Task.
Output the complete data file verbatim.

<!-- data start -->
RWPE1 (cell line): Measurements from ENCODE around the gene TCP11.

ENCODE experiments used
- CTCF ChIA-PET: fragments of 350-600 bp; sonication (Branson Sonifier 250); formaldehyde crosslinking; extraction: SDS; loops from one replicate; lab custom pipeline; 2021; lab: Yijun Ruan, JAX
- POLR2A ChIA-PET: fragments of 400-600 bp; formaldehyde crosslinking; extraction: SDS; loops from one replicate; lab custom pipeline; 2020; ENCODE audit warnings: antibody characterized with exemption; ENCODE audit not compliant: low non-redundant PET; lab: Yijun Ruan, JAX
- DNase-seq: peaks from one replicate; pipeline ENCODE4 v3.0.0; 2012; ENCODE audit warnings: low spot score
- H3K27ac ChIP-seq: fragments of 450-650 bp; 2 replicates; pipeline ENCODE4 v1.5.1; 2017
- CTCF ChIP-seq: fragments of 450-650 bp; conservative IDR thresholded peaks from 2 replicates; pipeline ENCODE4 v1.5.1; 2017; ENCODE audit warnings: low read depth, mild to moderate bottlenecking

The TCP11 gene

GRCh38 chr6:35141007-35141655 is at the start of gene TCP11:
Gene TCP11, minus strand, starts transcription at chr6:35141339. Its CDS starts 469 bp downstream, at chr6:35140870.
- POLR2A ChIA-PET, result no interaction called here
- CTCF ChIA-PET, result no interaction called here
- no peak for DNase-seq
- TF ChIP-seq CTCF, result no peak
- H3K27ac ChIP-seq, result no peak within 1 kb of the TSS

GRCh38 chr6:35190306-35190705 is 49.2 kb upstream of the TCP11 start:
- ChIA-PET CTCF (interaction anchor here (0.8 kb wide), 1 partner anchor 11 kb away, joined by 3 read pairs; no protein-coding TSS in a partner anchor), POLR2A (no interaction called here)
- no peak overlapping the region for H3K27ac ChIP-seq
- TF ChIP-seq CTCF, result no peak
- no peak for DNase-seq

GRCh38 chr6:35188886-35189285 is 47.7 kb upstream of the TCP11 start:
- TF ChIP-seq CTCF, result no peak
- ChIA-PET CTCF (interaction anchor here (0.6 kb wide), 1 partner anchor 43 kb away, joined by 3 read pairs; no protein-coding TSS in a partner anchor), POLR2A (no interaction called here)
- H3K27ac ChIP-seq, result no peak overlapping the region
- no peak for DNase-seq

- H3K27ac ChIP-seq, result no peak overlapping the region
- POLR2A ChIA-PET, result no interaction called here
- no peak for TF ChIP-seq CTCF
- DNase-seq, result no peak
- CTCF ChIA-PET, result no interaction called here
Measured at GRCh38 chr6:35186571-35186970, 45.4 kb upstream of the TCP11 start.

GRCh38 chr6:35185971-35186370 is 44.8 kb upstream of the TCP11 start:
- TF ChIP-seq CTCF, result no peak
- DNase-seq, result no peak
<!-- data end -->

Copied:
RWPE1 (cell line): Measurements from ENCODE around the gene TCP11.

ENCODE experiments used
- CTCF ChIA-PET: fragments of 350-600 bp; sonication (Branson Sonifier 250); formaldehyde crosslinking; extraction: SDS; loops from one replicate; lab custom pipeline; 2021; lab: Yijun Ruan, JAX
- POLR2A ChIA-PET: fragments of 400-600 bp; formaldehyde crosslinking; extraction: SDS; loops from one replicate; lab custom pipeline; 2020; ENCODE audit warnings: antibody characterized with exemption; ENCODE audit not compliant: low non-redundant PET; lab: Yijun Ruan, JAX
- DNase-seq: peaks from one replicate; pipeline ENCODE4 v3.0.0; 2012; ENCODE audit warnings: low spot score
- H3K27ac ChIP-seq: fragments of 450-650 bp; 2 replicates; pipeline ENCODE4 v1.5.1; 2017
- CTCF ChIP-seq: fragments of 450-650 bp; conservative IDR thresholded peaks from 2 replicates; pipeline ENCODE4 v1.5.1; 2017; ENCODE audit warnings: low read depth, mild to moderate bottlenecking

The TCP11 gene

GRCh38 chr6:35141007-35141655 is at the start of gene TCP11:
Gene TCP11, minus strand, starts transcription at chr6:35141339. Its CDS starts 469 bp downstream, at chr6:35140870.
- POLR2A ChIA-PET, result no interaction called here
- CTCF ChIA-PET, result no interaction called here
- no peak for DNase-seq
- TF ChIP-seq CTCF, result no peak
- H3K27ac ChIP-seq, result no peak within 1 kb of the TSS

GRCh38 chr6:35190306-35190705 is 49.2 kb upstream of the TCP11 start:
- ChIA-PET CTCF (interaction anchor here (0.8 kb wide), 1 partner anchor 11 kb away, joined by 3 read pairs; no protein-coding TSS in a partner anchor), POLR2A (no interaction called here)
- no peak overlapping the region for H3K27ac ChIP-seq
- TF ChIP-seq CTCF, result no peak
- no peak for DNase-seq

GRCh38 chr6:35188886-35189285 is 47.7 kb upstream of the TCP11 start:
- TF ChIP-seq CTCF, result no peak
- ChIA-PET CTCF (interaction anchor here (0.6 kb wide), 1 partner anchor 43 kb away, joined by 3 read pairs; no protein-coding TSS in a partner anchor), POLR2A (no interaction called here)
- H3K27ac ChIP-seq, result no peak overlapping the region
- no peak for DNase-seq

- H3K27ac ChIP-seq, result no peak overlapping the region
- POLR2A ChIA-PET, result no interaction called here
- no peak for TF ChIP-seq CTCF
- DNase-seq, result no peak
- CTCF ChIA-PET, result no interaction called here
Measured at GRCh38 chr6:35186571-35186970, 45.4 kb upstream of the TCP11 start.

GRCh38 chr6:35185971-35186370 is 44.8 kb upstream of the TCP11 start:
- TF ChIP-seq CTCF, result no peak
- DNase-seq, result no peak